'Dangerous Method' analyzes the twisted psychoanalytic trio of Freud, Jung and Spielrein

John Huston's "Freud," with Montgomery Clift in the title role, was underrated by the critics and under-respected by the college freshmen with whom I saw it in the mid-1960s. During the scene where Monty gives Susannah York a sexy new negligee, one wise guy shouted out, "Hey, it's a Freudian slip!"

Then and now, it's hard to resist irreverence when the ponderously serious subject is psychoanalysis and, in the case at hand, the intense relationships and conflicts among those who gave birth to it at the turn of the 20th century. But we will try to refrain from further freshmanic or even sophomoric cheap shots at senior figure Sigmund and his junior colleague Carl Jung in "A Dangerous Method."

Director David Cronenberg's absorbing take on them is based on Christopher Hampton's play "The Talking Cure" (based in turn on John Kerr's book), in which the careers of Freud (Viggo Mortensen) and Jung (Michael Fassbender) intersect and coalesce around a tempestuous patient named Sabina Spielrein (Keira Knightley).

We meet her as she is dragged into Jung's asylum, screaming and writhing, face contorted and speech distorted -- in hysterical schizophrenic condition. Under Jung's patient questioning, the story emerges: She was much abused by her father. "Whenever he hit us, we always had to kiss his hand." How did she feel when he beat her? "It excited me." She eroticized the humiliation, self-loathing and incest. What's her interest now? "Suicide and interplanetary travel." Bottom line: "I must never be let out of here."

But Sabina, once she's calmed down, also confesses an interest in Jung's research. "Do you think there's any possibility I could become a psychiatrist?" she asks. "Yes," comes the answer, "you have the main quality -- insanity."

Jung is a busy man with his wealthy wife and growing family and pioneering dream-interpretation and word-association work. He could use a little help, not just from Sabina but from Freud himself. They first meet in Vienna in 1906 -- for a wonderful dinner scene that establishes their collaboration.

Eventually, though, Jung comes to see that "obedience is more important than originality" to the imperious Freud, and a conflict -- and later rivalry -- develops between them over their differing concepts of sex, religion and the unconscious. Jung views Freud's theories as incomplete and too exclusively concerned with repressed emotions and desires. He proposes the existence of a deeper "collective unconscious" in which sexuality is more of a sublimated spirituality, rather than the other way around.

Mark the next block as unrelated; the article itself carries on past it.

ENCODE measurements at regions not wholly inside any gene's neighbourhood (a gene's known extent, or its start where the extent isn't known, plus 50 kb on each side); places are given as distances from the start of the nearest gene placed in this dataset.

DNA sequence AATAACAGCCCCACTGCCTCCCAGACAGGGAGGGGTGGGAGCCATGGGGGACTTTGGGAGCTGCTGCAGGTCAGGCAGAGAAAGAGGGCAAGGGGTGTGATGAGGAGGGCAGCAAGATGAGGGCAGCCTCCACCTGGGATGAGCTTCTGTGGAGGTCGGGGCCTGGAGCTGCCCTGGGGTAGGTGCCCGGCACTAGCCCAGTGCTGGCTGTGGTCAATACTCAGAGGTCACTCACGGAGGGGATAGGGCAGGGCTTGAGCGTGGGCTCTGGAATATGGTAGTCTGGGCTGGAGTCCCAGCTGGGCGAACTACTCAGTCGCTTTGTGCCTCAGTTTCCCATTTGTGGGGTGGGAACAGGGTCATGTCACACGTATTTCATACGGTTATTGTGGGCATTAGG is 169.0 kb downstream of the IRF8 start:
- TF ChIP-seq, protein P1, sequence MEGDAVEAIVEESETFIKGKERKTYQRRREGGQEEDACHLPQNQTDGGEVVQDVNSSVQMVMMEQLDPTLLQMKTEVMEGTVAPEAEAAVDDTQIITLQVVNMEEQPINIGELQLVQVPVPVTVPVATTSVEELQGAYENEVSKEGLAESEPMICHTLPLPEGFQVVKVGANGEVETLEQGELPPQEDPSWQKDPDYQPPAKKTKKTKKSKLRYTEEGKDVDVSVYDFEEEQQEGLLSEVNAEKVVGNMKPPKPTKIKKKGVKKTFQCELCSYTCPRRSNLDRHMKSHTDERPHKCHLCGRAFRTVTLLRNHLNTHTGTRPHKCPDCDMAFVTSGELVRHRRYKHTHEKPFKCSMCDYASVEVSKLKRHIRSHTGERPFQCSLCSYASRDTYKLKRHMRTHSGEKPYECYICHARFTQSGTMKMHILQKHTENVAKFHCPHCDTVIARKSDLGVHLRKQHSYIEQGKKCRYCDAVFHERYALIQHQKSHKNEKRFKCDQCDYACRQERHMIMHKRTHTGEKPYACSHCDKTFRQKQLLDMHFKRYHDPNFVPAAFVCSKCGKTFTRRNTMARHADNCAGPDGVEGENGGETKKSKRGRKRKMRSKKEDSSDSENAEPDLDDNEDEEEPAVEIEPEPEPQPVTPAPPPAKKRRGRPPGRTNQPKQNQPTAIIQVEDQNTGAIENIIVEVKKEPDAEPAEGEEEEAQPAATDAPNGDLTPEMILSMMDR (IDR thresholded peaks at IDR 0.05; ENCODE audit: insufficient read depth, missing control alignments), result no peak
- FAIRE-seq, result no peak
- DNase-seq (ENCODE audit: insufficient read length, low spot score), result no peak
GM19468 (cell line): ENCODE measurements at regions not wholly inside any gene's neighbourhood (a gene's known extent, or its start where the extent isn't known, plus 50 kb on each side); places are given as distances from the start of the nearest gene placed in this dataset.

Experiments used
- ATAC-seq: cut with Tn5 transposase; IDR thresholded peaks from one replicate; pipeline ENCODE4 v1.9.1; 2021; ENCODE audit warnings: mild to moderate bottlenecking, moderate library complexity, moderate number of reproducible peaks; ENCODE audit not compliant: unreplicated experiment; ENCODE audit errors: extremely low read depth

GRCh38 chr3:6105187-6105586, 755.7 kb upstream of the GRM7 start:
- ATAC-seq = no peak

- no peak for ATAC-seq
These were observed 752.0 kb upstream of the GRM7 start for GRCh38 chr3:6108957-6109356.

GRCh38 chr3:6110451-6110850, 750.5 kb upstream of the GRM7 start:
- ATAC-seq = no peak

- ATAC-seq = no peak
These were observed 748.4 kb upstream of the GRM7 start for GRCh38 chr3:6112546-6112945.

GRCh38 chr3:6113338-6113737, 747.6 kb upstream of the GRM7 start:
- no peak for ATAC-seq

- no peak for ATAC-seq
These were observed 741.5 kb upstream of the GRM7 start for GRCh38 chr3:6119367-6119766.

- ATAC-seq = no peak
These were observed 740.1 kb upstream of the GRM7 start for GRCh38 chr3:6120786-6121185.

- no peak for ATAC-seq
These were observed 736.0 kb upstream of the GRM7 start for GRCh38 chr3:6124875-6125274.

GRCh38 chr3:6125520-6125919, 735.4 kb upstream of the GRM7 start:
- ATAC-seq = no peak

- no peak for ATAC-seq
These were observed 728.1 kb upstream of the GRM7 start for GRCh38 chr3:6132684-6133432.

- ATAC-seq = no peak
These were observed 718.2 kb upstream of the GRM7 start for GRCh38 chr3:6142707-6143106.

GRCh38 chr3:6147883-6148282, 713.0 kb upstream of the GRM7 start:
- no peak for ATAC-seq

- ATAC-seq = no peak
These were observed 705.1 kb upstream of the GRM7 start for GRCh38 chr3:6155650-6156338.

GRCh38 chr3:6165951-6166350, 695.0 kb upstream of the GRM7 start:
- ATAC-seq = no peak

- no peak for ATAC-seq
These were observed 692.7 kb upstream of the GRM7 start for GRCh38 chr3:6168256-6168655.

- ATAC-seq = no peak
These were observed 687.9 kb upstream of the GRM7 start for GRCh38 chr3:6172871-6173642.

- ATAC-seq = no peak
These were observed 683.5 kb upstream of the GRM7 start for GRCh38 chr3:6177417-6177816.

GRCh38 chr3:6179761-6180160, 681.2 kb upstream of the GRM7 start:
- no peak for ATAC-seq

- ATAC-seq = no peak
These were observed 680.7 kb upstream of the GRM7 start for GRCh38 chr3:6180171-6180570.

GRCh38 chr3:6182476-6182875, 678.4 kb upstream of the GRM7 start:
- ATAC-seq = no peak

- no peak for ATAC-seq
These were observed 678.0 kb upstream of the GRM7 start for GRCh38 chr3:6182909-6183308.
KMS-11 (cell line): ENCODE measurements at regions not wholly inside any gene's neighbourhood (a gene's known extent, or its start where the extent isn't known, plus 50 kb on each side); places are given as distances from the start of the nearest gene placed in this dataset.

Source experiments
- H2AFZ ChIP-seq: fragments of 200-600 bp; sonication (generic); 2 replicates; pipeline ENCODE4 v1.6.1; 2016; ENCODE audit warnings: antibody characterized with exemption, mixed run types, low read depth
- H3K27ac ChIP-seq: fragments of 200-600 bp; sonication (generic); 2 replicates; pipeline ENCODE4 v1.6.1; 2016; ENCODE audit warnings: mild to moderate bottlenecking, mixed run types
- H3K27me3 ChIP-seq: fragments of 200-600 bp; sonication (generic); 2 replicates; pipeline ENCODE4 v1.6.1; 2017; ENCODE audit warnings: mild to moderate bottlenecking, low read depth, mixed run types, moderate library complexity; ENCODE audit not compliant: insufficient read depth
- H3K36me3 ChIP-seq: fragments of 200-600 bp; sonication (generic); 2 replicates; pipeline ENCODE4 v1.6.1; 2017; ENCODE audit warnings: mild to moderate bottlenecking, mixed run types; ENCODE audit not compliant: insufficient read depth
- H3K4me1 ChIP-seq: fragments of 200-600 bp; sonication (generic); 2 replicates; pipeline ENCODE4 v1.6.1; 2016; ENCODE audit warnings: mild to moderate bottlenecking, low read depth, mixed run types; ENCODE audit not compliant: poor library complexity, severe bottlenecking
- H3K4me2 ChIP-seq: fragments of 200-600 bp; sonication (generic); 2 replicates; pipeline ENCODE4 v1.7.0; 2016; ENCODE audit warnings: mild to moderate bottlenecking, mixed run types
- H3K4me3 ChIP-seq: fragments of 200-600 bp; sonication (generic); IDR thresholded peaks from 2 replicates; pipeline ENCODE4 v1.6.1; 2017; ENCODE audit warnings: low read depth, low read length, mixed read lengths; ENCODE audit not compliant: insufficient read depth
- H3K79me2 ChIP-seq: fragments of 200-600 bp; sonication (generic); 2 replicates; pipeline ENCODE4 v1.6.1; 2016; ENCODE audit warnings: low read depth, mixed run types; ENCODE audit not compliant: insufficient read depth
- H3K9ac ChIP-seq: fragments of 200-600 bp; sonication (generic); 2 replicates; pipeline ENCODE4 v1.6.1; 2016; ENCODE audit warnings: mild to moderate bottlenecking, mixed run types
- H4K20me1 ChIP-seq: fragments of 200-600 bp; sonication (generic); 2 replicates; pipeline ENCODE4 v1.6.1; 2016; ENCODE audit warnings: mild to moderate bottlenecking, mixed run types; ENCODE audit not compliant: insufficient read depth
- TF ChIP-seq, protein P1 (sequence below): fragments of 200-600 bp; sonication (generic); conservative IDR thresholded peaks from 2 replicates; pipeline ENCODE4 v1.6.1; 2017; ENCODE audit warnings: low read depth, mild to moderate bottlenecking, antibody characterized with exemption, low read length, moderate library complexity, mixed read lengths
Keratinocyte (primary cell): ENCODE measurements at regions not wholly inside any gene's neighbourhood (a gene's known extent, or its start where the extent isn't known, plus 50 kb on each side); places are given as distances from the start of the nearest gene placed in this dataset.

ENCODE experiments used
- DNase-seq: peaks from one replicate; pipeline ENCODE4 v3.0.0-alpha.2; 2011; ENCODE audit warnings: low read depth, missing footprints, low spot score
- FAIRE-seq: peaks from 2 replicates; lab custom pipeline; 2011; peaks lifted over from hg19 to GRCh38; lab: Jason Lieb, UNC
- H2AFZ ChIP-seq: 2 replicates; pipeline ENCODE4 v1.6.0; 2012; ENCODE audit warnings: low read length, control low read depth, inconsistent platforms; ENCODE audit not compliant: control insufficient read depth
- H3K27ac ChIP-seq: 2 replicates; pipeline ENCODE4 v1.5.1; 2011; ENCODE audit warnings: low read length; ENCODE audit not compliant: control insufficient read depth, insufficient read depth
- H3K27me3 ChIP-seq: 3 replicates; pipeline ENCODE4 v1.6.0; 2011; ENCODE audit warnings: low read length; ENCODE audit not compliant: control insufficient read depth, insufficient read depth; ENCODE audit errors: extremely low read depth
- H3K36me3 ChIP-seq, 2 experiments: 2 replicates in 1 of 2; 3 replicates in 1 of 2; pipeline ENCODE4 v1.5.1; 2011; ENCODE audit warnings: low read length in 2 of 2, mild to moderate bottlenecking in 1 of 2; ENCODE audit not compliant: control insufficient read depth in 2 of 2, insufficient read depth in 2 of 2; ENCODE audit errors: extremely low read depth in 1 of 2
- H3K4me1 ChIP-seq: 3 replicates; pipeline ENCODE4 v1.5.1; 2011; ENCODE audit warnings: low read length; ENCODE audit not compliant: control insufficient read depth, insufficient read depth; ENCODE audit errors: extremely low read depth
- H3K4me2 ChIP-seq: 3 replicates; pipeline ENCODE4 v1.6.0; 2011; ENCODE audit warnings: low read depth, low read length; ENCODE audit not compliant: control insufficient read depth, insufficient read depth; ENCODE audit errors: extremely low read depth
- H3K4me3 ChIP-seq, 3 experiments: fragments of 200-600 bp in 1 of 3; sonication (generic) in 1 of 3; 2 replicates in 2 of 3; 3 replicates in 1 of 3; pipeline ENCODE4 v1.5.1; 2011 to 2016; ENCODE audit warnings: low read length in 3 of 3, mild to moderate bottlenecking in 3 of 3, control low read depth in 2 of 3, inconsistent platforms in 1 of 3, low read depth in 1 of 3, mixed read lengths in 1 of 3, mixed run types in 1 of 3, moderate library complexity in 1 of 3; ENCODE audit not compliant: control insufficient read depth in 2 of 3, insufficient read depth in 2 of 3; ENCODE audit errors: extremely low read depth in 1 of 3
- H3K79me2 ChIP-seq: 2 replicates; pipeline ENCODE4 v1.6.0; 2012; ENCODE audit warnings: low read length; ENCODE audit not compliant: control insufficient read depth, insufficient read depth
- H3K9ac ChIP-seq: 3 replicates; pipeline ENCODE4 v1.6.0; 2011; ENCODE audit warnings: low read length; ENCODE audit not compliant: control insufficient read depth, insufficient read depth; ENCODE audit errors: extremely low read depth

Complicating the personal and professional issues is Dr. Otto Gross (Vincent Cassel), a brilliant but debauched and drug-addicted colleague who is sent to Jung for treatment. (You get all the tough cases when you're tops in your field.) "Never repress anything," Gross decrees. "I think Freud's obsession with sex has to do with the fact that he doesn't get any."

Jung is likewise restless. Gross advises him to sleep with Sabina. Wouldn't that be unprofessional? Occupational hazard, Gross shrugs. It will be the first but not last time that Jung's therapeutic and erotic objectives converge. And it puts a serious strain on the relationship with Freud, who considers him an adopted son as well as a useful Swiss-Protestant ally in a field dominated by Viennese Jews -- "the goy wonder" of future of analytic psychology.

As in "Eastern Promises," "A History of Violence" and "Crash," Mr. Cronenberg interweaves theory with narrative and with his characters' inner lives in a literate and sometimes darkly funny way. Mr. Fassbender is fine as the straight-laced Jung; so is Mr. Mortensen's cigar-chomping Freud. They're both low-key almost to the point of dull, actually.

Ms. Knightley, by contrast, chews up the psychoanalytic couch and scenery with her jutting chin, her shaking and quaking, and her overall over-the-top portrayal. "Don't you think we ought to stop?" Jung ventures weakly at one point. "I want you to be ferocious! I want you to punish me!" is her answer. When things inevitably descend into the standard melodramatic elements of infidelity and guilt, it's not really her fault.

What Sabina wants more than anything is "to give people back their freedom." What Jung wants, finally, is to explore the idea that full sexuality demands destruction of the ego, a kind of self-annihilation -- the opposite of Freud's idea: "We have to go into uncharted territory."

That's all-sexual terrain, though there's more smoke than fire in it here. "A Dangerous Method" is fascinating, but when you learn too much about the real human beings behind the myths, they all somehow seem to -- well, shrink.

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